Monday, April 27, 2015

Ten on Tuesday: 10 things I did last week

1. Recovered from Fiona's play. She played the female lead, Queen Mildred. Jake did sound. I did a little bit of everything. It was exhausting. I was brittle by the end. This past week, not much could possibly happen.

2. Went on some walks. Saw some deer and squirrel.

3. Planned out the rest of my school year, or at least the part with my 8th graders.

4. Went to a fun meeting (that never happens, right?) about Fiona's graduation party with some women I wish I'd gotten to know earlier. That's what happens when you switch schools in 6th grade. Alas.

5. Planned out the porch renovation/rebuild for later this summer.

6. Visited my 88 year old grandmother. She gave us a set of trundle beds that I remember sleeping on back when I would visit St. Louis. They are in Fiona's room now, with new mattresses. I like them. I think she gave them to me so I would have them when she died. She said as much. My aunt has the other set. Funny what becomes important.

7. Watched Daisy participate in Dancing Classrooms. After I get the video up, I will link to it. Never in the history of 5th graders has someone been more created to dance the tango.

8. Had my lateral sewer line snaked. Again. Not our fault. Why does it keep happening to us? Too philosophical a question for our plumber. Sweetgum balls pushed into the line during a quick downpour. Ah well, that's what plumbers are for.

9. Started seeing flashes and floaters in my eyesight. Worried for a day, then called the optometrist Jake sees. Went to see him on Saturday morning. Not a detached retina. Just my "new normal". Aging. He was impressed with my eyesight, though. I have always enjoyed better-than-perfect vision...

10. Which is why I freaked the eff out when he said "asymmetric optic nerve cupping....more tests...could be glaucoma..." Glaucoma. So yeah. I have normal eye pressure but still could be. More tests coming. And then probably a specialist. What was that about our family motto? Jeez. Without the normal part of aging floaters that worried me, I could have let this thing go a long time. And then lost my peripheral vision for good.

11. So I went through a lot of stages of grieving...sort of...more of freaking out...and then realized how danged lucky I was to have had it discovered NOW. And it's still a maybe. We'll see what happens next.

Sunday, April 19, 2015

Hike #1 and #2

So Jake and I were listless today. Rainy. Gray. Kids were bickering. Only so many video games can be played. The play is over--oh, the awesome play--and here we are. What did we used to do with our free time? Hmm. So we cleaned house a bit and then the rain let up. We drove out to Powder Valley to take a walk.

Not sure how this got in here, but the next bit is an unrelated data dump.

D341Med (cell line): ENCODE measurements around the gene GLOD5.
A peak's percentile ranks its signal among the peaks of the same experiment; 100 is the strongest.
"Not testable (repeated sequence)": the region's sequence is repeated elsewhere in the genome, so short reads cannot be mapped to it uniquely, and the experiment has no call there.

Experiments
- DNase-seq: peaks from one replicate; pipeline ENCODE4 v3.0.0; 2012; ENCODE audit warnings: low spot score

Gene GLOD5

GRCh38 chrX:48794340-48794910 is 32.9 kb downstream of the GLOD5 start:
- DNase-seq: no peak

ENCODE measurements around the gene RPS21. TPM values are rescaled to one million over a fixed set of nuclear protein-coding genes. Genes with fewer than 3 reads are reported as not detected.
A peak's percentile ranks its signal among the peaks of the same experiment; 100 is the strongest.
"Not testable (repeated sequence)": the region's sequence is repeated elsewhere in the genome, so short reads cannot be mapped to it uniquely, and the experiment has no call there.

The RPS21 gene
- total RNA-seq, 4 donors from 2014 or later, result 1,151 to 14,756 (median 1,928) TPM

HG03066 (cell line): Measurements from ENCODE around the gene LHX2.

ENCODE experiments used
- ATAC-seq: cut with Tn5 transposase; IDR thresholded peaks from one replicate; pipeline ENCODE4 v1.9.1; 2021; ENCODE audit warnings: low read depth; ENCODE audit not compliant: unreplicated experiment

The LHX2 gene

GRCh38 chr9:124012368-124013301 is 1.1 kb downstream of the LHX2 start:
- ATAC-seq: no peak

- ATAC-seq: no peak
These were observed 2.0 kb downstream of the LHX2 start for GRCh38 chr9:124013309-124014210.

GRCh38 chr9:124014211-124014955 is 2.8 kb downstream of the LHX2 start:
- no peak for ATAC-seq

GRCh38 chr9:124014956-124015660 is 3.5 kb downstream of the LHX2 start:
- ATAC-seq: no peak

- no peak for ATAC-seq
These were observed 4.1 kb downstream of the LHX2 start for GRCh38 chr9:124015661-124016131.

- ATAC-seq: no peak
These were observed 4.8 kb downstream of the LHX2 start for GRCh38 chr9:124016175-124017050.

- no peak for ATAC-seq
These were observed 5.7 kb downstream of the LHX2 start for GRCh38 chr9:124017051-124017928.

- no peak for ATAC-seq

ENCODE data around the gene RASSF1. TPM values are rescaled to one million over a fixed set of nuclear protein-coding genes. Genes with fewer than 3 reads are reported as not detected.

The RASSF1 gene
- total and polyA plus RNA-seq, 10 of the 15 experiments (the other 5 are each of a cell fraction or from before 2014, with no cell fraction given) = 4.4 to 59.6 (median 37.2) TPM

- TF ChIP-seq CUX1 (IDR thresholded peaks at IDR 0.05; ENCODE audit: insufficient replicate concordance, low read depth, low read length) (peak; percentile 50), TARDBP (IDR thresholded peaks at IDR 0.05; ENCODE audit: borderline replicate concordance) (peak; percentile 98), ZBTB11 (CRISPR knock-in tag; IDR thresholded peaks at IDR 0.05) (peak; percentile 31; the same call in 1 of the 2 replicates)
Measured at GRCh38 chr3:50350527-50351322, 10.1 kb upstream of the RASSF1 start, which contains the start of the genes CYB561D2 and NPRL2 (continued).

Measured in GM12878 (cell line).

As we finished Trail #1, Fiona commented that it was quite a dissatisfying hike--it was, after all, a walk in the woods on a paved trail. Two thirds of a mile. It is all hills, which is nice, but it's just not much. It isn't designed to be a hike, more of a pleasant walk in the woods.

So I said, "Well, that's hike number 1."

"What do you mean?"

"I mean, how about that's where we start. We'll do, say, 50 hikes between now and the first frost?"

She liked the idea.

I have not been active this winter. And now it's a month into spring and I'm still not doing enough. But if it's a counting game? Perhaps I will.

So Hike #1 was deer, squirrel, dogwood and mayapple. Easy. Broken Ridge Trail at Powder Valley Nature Center.
 Hike #2 was Tanglevine Trail. 1/3 of a mile loop. Inchworms, squirrels, and a quick jog with Billy at the end.
Oh yeah. I like being outside with my family in the woods.

It's been a long winter.

Sunday, April 12, 2015

And when I looked at it this morning/had no angry words to say

I gave to the ACA today. That's the Annual Catholic Appeal. I'm Catholic, and I am a member of a parish, a parish I like very much and is important to me on many levels. I give to my parish weekly (actually monthly--we have it set up through our bank account, which is great because it eliminates the Sunday morning "WHERE IS THE ENVELOPE" nonsense that used to be part of our weekend routine). I pledged to our capital campaign. Not an amazing amount--I'm a teacher, ya know, and we have one kid starting high school and another one will before this campaign is over. But we looked and thought and made a plan and a pledge.

I haven't given to our diocese' annual appeal in ten years.

Because I've been angry. I know I'm not the only one, I know. It's trendy to be mad at the church--no, not trendy. Let's just say it's been done. Kind of tired, actually.

I love my parish. I love what we do. And I know that money I give to my parish, part of it, funnels up to the diocesan level, I understand what fungible means. And in fact that's what I put on my pledge form every year: "Money is fungible." And I refused to donate.